What if a change in perspective is all you need to make progress?
A little bit of "what if?" might just be the ticket.
It's better than walking away from the challenge you were always meant to climb, missing the opportunity you were always meant to have.
Shift your perspective.
Up and over, not game over.
Have you ever found yourself stuck as a leader?
You see your people staring at challenges, and they are struggling to solve them. You know it's your job to lead them through this, but truth be told, it can all feel overwhelming.
You start to think "Wouldn't it just be easier to do it myself?" "Why don't I just tell them the answer." "When I tell them what to do, I AM helping them." Sound familiar? That approach might work for the short-term. But at some point, your people need to be able to solve problems on their own.
If the whole thing depends on us, then it will always be about us. That kind of leadership is not only NOT inspiring, it's limiting. If the ceiling of our team's potential is determined by how far our arms can reach personally, we are holding our people back from reaching their full potential.
But there's good news. It's short, sweet, and to the point. When applied consistently, over time, it holds the power to be an absolute game-changer for your team.
It's simply this...
Solving starts with serving.
Not the going to soup kitchen's and pet shelters kind of serving. That's great, and has it's place. This is the pouring-into the team of people you are leading kind of serving. It's getting out of our team's way as a limiting factor, so they can step up and solve.
The challenge we are facing is to teach, not preach. To equip, not do for.
This happens when we value the perspective that comes from getting the attention off of ourselves as leaders. It equips our team to make better decisions.
Let's talk practical application:
Circumstances can feel stressful, and situations overwhelming. We've established that.
How do we equip our people to solve the problems that comes with those feelings?
We need a process for our progress.
It's one that starts conversationally, and built relationally...consistently...over time.
4 Questions That Will Change How You Lead.
These questions apply to us as individuals, teams, organizations, and families.
The more we talk about them, the more value will be placed on them.
Great, but how does that help our people learn how to solve problems?
Use the 4 questions as a compass. When your people run whatever they are facing through this process, they have something consistent to base their responses on. They won't be making choices based on random opinions and preferences. They will be gaining momentum as they make them based on your vision.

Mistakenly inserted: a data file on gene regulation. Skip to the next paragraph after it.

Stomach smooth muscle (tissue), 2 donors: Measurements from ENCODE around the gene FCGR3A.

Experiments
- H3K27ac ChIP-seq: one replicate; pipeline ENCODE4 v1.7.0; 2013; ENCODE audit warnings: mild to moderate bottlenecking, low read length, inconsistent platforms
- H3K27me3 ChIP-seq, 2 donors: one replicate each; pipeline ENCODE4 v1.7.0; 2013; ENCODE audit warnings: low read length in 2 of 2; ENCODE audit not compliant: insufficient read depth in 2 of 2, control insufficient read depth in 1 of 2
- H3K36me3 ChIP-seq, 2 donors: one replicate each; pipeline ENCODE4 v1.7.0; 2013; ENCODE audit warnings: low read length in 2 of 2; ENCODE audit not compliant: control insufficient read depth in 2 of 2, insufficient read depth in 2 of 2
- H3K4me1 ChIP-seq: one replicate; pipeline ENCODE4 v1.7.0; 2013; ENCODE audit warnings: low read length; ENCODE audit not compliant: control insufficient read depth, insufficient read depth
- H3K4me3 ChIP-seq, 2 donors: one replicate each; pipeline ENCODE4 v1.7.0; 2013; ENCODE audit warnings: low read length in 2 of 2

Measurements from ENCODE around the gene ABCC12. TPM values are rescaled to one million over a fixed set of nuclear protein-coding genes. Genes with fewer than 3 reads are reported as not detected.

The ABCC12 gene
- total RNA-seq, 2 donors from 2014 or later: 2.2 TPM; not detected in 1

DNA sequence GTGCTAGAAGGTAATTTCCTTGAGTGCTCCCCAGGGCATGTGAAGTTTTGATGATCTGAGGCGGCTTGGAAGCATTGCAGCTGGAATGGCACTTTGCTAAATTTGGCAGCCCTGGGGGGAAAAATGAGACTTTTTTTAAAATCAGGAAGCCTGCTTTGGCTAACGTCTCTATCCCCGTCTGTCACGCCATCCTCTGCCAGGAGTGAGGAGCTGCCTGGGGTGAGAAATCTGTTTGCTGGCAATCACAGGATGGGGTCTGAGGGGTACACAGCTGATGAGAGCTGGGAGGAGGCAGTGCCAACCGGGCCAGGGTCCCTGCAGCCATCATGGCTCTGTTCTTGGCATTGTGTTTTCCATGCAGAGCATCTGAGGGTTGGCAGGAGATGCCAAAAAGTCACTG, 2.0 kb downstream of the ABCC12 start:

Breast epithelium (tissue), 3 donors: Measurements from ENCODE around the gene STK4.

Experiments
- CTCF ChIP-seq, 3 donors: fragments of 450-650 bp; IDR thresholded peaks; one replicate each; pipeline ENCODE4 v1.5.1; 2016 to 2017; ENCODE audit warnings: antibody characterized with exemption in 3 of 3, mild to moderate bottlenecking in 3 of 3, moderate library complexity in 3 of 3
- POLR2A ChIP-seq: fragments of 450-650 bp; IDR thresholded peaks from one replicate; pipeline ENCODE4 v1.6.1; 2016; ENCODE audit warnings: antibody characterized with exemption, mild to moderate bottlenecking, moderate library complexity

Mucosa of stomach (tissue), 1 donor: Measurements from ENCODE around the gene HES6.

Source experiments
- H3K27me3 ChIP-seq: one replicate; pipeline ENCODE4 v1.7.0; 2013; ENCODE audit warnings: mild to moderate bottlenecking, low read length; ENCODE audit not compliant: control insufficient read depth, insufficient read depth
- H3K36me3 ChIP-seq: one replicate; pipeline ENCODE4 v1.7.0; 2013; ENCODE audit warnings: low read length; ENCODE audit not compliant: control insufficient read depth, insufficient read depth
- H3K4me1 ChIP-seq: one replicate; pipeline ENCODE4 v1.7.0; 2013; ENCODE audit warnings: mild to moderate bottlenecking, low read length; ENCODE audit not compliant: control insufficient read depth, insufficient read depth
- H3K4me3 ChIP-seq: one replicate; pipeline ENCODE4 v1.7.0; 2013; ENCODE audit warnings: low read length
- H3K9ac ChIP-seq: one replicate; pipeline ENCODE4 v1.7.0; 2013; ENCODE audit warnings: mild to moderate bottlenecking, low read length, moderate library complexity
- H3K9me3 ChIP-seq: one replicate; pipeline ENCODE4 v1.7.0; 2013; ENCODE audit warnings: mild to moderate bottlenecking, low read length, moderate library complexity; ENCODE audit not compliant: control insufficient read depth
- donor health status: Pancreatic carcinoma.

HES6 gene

Why is this so important?
You may be facing similar challenges as other individuals, teams, organizations, and families. BUT...you can't solve those problems based on who someone else is. The group of people at the company down the street has a completely different reason why they exist. The person who parents differently than you likely has core values that are different as well. Not necessarily right or wrong, just different. But to be the leader of your people, you need to be you...not someone else.
Starting conversations with these 4 questions, consistently over time, will help you make better decisions. And more than that, it will equip your team to do the same, not needing you to do all the heavy lifting. That makes you a leader of influence, impact, and intent.
That's a leader your people will love to follow.
As a boss.
As a coach.
As a manager.
As a parent.
And as a bonus?
That's the kind of leadership that leaves a legacy you'll be proud of.
Get out in front of your fear.
It doesn't have the legs to keep up with you. That's because your energy comes from your calling. It's a resource fear can't drop it's bucket into, because it wasn't given the keys to that well. Fear's only hope is that you won't move. All it can do is stand there, stare at you, and convince you that it's tougher than you. Fear hopes your knees will buckle under the weight of it's presence, even though it's existence is filled with empty promises. It can't stop you. Only your giving in to it can.
Show fear the truth.
Get out in front of it, and leave it on it's knees behind you. Leave it defeated by the resilience of your preparation. Leave it dismayed by the persistence found in your passion. Leave it disillusioned by the fact that you stepped forward into your calling.
Your first step forward might feel more like a crawl, and that's fine. Eventually you will walk, then start to jog, and finally...burst into a full-fledged run, in the direction you were always meant to go. The same direction that fear thought it could keep you from.
And if at the end of this blog post, and your day, you are still wrestling with the first step?
When we start to see our #calling for the positive difference it can make in someone else's life, we'll find energy that we didn't know we had.
Get out in front of your fear.
There is someone out there that needs you, and the talent only you have, to meet the need that helps them overcome their fear.
Your calling isn't a burden to walk with, it's a gift to lead from.
When we don't move, we refuse to let other people connect with the gifts we bring through our talents, so they can receive the blessing that comes from them.